Monday, May 23, 2011

The cake of a lifetime...

The Cherpeachbarb

We don’t distinctly remember how it began. It seems likely that it was after bacon-themed Thanksgiving, as we held our aching sides and marveled at the greatness of America, where bacon is a garnish and portion control means saving room for seconds. We know we were seeking an answer to the great Thanksgiving dilemma of how to sample every flavor of pie, cake, and cheesecake in the last 900 calories of your feast. That other Thanksgiving dilemma of how to avoid salmonella in your stuffing while still pleasing fifteen dinner guests with varied tastes in poultry has been solved by the “Turducken”: a chicken cooked inside a duck stuffed inside a turkey. If the stuffing principle works for the main dish, why not for dessert? Why settle for pie or cake, when you can have pie and cake… in the same bite?

Strawberry, rhubarb, and cheesecake--the bottom layer.
The Internet, of course, has the answer to all such dilemmas. A quick search for cake+pie will introduce you to the "Cherpumple."
Peach and almond--the top layer

In brief, imagine baking an entire pie--whole--inside a cake, stacking three such cakes atop each other, and wrapping the tower in thick icing thick to seal in the bulging, oozing mass of sugar. The Cherpumple embodies at least four of the seven deadly sins in dessert form.

One of many reasons I love my friend Jen is that she will happily stroll with me down the path to extreme eating…and that she wanted to celebrate her wedding with an appropriately memorable dessert. Jen turned up her nose at the selection of pumpkin, apple, and cherry pie in the "traditional" Cherpumple, proposing instead the deliciously fruity centers of cherry, peach, and strawberry-rhubarb. While the details of the date and place of the wedding fluctuated, the one constant was the cake/pie we renamed the “Cherpeachbarb.” Jen may have meant it in jest, and Jordan may have shuddered at the whole thing, but it seemed they were stuck with it. Now I got to see if I could turn this emblem of gluttony and excess into a tasteful and tasty wedding cake.

A slice: the cross-section shows the strawberry-rhubarb pie, sitting on a strawberry cake crust, surrounded by cheesecake, and iced. It's like a puzzle...
Much to the delight of my coworkers, this project required practice. While exploring techniques for baking a whole pie inside a cake, I also experimented with flavor combinations and pan sizes. My first attempt at a two-layer, cherry-chocolate cake/pie caved in at the center, oozing cherry pie filling like molten lava. I soon discovered that it does indeed take a full batch of cake batter to envelope an entire pie, and that turning the pie upside down in the cake pan bursts extra air bubbles and stabilizes the cake. I settled on three flavor combinations: peach pie baked inside an almond sponge cake, cherry pie inside a dense chocolate cake, and strawberry-rhubarb pie smothered in cheesecake and encased in strawberry cake. The bottom layer was baked in a twelve-inch springform pan and was so thick it took about four hours to cook through.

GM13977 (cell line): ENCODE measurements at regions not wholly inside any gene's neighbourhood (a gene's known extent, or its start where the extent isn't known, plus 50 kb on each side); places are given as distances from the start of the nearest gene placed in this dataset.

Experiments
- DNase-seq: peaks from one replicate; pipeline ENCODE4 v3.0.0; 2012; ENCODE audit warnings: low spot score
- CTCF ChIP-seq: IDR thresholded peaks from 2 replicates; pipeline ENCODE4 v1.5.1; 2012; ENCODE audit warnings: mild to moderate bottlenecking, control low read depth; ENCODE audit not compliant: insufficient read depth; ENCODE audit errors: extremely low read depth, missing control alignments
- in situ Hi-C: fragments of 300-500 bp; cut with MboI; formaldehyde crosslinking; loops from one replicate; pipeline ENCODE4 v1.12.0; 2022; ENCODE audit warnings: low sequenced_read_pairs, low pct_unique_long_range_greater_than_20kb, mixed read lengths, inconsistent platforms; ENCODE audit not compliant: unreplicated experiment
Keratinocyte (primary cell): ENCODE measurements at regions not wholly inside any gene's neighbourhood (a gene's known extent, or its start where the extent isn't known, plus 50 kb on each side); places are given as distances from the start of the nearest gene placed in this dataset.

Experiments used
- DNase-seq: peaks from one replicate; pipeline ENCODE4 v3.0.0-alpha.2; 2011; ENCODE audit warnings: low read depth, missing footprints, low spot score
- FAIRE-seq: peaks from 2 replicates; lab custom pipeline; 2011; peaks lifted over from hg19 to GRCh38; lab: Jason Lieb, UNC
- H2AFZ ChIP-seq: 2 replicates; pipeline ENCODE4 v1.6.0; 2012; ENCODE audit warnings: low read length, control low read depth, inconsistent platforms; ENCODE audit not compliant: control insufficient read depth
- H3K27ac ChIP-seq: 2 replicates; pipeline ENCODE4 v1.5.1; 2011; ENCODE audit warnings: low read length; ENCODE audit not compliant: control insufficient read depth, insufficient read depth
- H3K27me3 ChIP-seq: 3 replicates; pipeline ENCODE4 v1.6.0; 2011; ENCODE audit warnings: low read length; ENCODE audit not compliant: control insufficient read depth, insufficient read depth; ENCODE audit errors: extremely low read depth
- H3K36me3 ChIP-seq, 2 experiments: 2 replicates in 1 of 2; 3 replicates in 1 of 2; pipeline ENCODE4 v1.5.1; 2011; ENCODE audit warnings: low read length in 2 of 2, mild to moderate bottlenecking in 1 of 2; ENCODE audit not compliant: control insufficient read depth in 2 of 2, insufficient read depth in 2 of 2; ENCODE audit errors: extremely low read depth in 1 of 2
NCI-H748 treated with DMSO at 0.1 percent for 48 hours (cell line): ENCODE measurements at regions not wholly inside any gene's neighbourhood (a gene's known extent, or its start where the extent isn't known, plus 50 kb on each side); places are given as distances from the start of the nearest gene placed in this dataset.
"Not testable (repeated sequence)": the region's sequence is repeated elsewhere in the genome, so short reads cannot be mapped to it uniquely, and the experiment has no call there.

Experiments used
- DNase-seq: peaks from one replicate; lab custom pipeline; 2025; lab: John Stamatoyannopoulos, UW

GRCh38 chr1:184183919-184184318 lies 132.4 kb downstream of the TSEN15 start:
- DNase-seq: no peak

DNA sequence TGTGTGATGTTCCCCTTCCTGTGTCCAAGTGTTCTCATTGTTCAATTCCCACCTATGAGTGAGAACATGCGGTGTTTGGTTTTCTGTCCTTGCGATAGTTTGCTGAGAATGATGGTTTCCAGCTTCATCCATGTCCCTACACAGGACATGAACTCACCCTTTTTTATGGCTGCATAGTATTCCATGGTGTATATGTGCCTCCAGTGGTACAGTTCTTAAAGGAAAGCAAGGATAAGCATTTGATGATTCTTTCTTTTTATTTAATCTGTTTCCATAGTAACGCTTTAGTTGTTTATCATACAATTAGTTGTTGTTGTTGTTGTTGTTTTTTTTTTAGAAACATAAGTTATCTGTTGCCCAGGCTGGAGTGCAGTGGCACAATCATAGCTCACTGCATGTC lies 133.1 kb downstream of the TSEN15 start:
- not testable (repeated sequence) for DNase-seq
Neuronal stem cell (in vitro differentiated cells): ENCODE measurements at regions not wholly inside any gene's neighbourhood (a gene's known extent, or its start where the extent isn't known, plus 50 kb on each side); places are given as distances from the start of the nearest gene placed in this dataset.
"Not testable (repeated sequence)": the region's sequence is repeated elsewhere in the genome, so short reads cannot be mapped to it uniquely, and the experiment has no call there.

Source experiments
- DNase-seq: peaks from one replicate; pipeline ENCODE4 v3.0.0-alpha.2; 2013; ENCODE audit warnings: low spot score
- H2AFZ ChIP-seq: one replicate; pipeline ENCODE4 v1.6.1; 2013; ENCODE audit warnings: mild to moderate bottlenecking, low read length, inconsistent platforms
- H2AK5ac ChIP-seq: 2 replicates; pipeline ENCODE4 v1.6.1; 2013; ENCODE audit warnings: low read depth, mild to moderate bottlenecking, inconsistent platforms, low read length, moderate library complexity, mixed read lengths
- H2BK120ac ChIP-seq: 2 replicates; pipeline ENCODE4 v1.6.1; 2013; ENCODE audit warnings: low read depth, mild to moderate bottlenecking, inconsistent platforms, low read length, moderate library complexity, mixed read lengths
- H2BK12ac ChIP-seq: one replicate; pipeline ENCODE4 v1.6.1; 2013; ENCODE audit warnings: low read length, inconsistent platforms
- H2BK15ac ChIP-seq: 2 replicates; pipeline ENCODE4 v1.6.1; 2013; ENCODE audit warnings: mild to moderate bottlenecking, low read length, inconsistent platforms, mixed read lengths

The cake, dissembled: three layers, three flavors.
Cake assembly started around 7:30 in the morning, and ran right up until the time of the wedding. I supported the heavy layers with wooden dowels and cardboard cake forms, and generous globs of frosting to hide the ugly spots. Shannon came to my rescue as I was about to throw finicky fondant stencils across the kitchen. We balanced the tower of cake/pie on a platter dusted with sparkling sugar. The finished product contained three pies, the equivalent of five standard-size cakes, eight 8-ounce packages of cream cheese, and four pounds of powdered sugar. The best way to appreciate the enormity of this endeavor was to lift it. I didn’t weigh it, but carrying the cake was like wielding a rather tall stack of books held together with chewing gum. Perhaps we should have required all wedding guests to weigh the cake before committing to sampling a slice, or two, or three.

Jen and Jordan's celebration was delightful: a warm New Mexico evening spent with good friends and delicious food. Jen's mother cooked Vietnamese dishes for a small army, and still most people found stamina to sample all three layers of the Cherpeachbarb. The bride and groom outshone the food and flowers, and while they will surely carry many New Mexico moments with them to Arizona, somewhere in the bank of memories will be a pie, baked inside a cheesecake, stuffed in a cake, and swirled in cream cheese frosting.

The first cut.
The bride and groom... and their cake/pie creation.